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In Relation To Rich Faces

In Relation To Rich Faces

RichFaces 3.3.1.CR1 Released!

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RichFaces 3.3.1.CR1 has been uploaded to the JBoss repository. We are on track for the early May GA release. Then we are on to RichFaces 4.0 more to come shortly.

Highlights of RichFaces 3.3.1

  • Realworld demo [Wiki Page]
  • New layout components <rich:page/>, <rich:layout/>, and <rich:layoutPanel/>
  • New ColorPicker component <rich:colorPicker/>
  • Lots of stabilization and bug fixing - Release Notes

If you find any issues please let us know!

We also need you feedback on some possible RichFaces logos. Please check out RF-6683 to see the current options and comments!!

[Download] [JIRA] [User Forums] [Design Forums]

On Thursday, April 9th I will be presenting an introduction and preview of Java Server Faces 2.0 at the New England Java Users Group (NEJUG). The talk will be given at Sun's Burlington Massachusetts campus.

I will be covering many the major features in JSF 2.0 including:

  • New annotation paradigms
  • Integrated Ajax support
  • Facelets integration
  • Page Parameters
  • Resource Handling
  • and more...

We will wrap up the discussion with some thought on the future of JSF, JSR 299, and RichFaces. Plus I'll have some goodies for the raffle.

Registration is required, and more information can be found at the NEJUG website.

Hope to see you there!!

RichFaces 3.3.1 BETA3 Available

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RichFaces 3.3.1.BETA3 has been uploaded to the JBoss repository. We are getting close to the release and continue to stabilize the code base on the way to final release.

Highlights of RichFaces 3.3.1

  • Realworld demo [Wiki Page]
  • New layout components <rich:page/>, <rich:layout/>, and <rich:layoutPanel/>
  • New ColorPicker component <rich:colorPicker/>
  • Lots of stabilization and bug fixing - Release Notes

Give it a try, and please let us know if you run into any issues!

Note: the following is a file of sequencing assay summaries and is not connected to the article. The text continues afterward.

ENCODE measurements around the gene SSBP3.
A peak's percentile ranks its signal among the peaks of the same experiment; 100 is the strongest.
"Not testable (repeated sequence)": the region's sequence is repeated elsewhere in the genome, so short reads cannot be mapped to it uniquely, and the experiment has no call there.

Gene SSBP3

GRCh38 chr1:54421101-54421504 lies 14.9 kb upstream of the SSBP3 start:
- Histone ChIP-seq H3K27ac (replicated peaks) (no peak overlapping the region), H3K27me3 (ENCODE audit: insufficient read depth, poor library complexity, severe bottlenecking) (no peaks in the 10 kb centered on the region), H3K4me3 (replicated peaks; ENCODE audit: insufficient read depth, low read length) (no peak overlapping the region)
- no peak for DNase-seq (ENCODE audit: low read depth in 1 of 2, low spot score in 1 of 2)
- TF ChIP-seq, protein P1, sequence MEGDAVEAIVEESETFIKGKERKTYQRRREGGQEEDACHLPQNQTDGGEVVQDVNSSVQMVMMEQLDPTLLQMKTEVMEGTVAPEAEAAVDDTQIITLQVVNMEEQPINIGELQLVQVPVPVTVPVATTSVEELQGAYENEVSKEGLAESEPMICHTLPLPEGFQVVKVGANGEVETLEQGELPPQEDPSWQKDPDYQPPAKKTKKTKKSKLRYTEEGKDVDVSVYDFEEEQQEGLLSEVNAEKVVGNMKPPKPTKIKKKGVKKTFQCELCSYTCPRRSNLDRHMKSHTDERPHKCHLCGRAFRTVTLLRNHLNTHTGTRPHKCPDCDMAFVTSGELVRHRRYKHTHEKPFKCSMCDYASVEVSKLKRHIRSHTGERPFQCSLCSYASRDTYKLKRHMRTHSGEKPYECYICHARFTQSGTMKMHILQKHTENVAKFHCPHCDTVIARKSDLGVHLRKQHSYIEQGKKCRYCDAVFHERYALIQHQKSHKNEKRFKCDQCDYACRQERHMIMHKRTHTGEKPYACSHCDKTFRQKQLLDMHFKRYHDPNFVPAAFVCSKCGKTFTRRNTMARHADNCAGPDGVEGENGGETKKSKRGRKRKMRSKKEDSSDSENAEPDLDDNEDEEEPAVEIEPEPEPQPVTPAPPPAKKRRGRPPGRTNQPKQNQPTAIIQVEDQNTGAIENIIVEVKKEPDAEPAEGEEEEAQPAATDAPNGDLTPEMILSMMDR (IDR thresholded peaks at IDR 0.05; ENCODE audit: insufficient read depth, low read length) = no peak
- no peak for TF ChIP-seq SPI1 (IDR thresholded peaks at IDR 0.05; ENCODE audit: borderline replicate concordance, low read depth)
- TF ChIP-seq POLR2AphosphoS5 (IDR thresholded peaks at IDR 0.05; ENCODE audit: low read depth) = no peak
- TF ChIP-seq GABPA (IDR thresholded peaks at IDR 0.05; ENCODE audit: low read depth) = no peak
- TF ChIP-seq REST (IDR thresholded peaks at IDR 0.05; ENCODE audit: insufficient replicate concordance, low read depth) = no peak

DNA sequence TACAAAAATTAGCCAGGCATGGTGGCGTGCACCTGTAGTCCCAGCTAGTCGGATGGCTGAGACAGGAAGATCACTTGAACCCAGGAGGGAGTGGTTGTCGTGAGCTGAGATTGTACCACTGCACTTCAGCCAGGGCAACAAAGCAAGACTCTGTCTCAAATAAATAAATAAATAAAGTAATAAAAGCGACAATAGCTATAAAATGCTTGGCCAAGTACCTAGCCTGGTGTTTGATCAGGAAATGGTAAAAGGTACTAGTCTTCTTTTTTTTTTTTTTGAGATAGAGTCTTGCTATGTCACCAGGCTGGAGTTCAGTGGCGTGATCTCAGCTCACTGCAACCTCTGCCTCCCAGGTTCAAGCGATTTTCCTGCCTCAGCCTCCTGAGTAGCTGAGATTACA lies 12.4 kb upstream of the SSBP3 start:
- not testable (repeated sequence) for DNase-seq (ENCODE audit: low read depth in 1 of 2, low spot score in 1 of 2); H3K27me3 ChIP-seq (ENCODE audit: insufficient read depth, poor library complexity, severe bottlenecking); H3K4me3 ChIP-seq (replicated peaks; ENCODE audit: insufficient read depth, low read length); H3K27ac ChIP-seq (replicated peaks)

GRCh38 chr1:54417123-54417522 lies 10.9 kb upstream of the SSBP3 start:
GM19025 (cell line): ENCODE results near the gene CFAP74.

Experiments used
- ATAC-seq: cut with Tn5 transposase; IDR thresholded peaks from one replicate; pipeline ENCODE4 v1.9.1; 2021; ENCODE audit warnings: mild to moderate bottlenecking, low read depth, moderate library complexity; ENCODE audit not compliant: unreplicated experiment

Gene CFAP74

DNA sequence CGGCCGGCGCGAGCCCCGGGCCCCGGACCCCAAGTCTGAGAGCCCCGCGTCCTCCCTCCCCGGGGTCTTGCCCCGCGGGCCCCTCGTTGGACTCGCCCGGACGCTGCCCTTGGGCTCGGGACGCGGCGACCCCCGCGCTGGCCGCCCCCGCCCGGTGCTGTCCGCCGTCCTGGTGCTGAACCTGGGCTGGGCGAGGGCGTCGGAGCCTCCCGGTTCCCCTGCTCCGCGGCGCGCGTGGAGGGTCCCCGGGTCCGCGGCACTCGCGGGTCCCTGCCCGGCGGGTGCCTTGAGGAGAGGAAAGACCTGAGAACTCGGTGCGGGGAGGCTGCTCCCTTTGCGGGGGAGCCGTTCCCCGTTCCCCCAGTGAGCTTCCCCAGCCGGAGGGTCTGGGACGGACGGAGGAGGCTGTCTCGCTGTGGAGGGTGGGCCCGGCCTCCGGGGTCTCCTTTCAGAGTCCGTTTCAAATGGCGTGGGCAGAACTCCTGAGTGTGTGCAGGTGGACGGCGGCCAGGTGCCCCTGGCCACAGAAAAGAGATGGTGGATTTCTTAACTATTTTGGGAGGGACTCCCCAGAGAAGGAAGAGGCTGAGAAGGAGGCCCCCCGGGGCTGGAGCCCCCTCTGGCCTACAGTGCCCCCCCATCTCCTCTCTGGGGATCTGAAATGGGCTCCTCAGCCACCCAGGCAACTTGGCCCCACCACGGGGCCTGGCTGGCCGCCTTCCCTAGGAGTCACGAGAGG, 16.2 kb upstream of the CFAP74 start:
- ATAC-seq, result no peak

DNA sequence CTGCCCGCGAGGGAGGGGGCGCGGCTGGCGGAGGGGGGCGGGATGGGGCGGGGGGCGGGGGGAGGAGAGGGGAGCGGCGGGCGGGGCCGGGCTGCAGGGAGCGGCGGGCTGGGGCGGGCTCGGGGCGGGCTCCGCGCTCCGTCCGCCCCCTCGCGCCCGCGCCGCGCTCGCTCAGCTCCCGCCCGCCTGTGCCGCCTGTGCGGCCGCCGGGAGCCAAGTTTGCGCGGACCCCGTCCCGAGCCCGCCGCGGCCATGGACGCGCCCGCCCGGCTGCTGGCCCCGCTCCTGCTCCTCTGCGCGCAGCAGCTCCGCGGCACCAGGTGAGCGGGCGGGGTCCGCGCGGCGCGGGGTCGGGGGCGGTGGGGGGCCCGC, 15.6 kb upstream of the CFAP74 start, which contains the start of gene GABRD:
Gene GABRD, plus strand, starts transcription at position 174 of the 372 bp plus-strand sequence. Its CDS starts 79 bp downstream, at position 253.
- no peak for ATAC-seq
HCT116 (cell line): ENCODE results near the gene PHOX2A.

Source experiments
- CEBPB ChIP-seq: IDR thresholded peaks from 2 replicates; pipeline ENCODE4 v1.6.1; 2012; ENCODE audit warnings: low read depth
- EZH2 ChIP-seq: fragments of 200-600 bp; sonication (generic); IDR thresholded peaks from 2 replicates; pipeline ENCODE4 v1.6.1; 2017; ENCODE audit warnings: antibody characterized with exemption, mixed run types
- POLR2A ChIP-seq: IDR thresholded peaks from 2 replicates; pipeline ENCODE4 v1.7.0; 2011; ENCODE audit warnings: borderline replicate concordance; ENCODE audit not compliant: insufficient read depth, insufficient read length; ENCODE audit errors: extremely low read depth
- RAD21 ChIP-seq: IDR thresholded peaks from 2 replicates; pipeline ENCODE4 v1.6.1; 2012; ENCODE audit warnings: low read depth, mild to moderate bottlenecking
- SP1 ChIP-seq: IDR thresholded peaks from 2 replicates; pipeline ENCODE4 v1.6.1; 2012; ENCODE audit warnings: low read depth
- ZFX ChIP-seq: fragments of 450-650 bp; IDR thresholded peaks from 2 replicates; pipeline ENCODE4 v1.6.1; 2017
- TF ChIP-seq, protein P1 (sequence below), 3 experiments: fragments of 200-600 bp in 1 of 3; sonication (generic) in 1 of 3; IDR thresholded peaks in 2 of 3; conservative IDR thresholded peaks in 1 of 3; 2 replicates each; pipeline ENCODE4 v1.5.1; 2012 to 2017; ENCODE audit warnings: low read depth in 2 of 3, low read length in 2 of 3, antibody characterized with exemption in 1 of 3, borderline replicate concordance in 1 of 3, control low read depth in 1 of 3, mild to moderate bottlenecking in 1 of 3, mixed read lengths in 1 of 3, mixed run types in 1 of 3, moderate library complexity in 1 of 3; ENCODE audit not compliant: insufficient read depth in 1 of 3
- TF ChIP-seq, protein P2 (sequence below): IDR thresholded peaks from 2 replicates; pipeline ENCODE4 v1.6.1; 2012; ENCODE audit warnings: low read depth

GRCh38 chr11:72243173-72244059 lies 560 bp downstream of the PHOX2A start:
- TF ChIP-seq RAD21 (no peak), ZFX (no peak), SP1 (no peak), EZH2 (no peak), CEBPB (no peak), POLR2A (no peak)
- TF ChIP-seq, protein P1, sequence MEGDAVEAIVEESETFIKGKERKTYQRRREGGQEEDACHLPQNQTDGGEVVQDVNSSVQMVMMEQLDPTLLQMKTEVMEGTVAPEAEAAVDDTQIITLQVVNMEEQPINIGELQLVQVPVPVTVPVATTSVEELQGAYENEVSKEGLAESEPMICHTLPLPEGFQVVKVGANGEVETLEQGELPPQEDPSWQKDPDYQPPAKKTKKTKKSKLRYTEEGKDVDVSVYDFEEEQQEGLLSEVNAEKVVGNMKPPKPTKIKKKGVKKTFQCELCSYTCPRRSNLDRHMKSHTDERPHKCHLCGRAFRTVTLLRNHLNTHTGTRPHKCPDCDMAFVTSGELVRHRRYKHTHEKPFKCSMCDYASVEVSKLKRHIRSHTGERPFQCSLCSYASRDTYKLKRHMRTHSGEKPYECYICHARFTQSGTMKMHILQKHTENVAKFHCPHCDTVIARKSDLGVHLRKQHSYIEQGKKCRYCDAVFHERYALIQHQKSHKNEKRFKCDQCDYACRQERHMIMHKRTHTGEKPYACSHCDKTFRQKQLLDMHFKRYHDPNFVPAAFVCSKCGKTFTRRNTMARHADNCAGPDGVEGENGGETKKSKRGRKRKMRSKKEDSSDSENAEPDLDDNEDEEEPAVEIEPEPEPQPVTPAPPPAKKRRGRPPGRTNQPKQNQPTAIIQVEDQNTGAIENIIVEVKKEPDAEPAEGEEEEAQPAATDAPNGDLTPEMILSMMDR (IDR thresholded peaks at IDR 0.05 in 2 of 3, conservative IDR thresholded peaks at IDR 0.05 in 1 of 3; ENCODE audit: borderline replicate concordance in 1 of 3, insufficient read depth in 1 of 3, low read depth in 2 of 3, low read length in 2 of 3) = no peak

[Download] [JIRA] [User Forums] [Design Forums]

The anticipated conclusion to my two part article on how to improve the performance of your JSF-based Seam application by two orders of magnitude is finally available at JSFCentral. I've also released the source code cited in the article.

The promised gains are achieved primarily by leveraging partial page rendering provided by the RichFaces component library and some extra effort to slim down the size of the response. Partial page rendering is Ajax at its finest. It cuts out the main bottleneck of most traditional web applications, which is the overhead of rendering the entire page and its assets, and instead redraws only what is needed as the user interacts with the application. This technique makes the application feel incredibly responsive.

The best part about RichFaces is that it makes partial page rendering so simple that there's really no reason not to use it. Instead of having to write low-level Ajax network calls, RichFaces provides a declarative approach to Ajax. Using either the supplemental Ajax4jsf component tag set or the fully Ajax-aware components in the RichFaces component tag set, you can specify which areas of the page should be updated and the rest is left up to the framework. The normal JSF postback is sent over an Ajax bridge and the Render Response phase supplies the partial page to update.

There's no question, though, that there has been a dearth of good documentation about how to use the RichFaces tags. Fortunately, both a book and reference card have been published recently which should guide you through the myriad of components and settings in RichFaces and help you wield its potential.

Max Katz addresses just how practical RichFaces is in his book Practical RichFaces, published by Apress. This book sorts out the history of RichFaces, guides you through the myriad of component tags and attributes in RichFaces, and allows you wield its potential. You learn that Ajax and JSF are a good fit for one another and the combination allows you to do Ajax without having to suffer the headache of coding JavaScript and dealing with browser inconsistencies. I recently had a chance to read the book and afterwards posted my review on Amazon. It's my recommendation that if you are using RichFaces, you should definitely take the opportunity to read this book.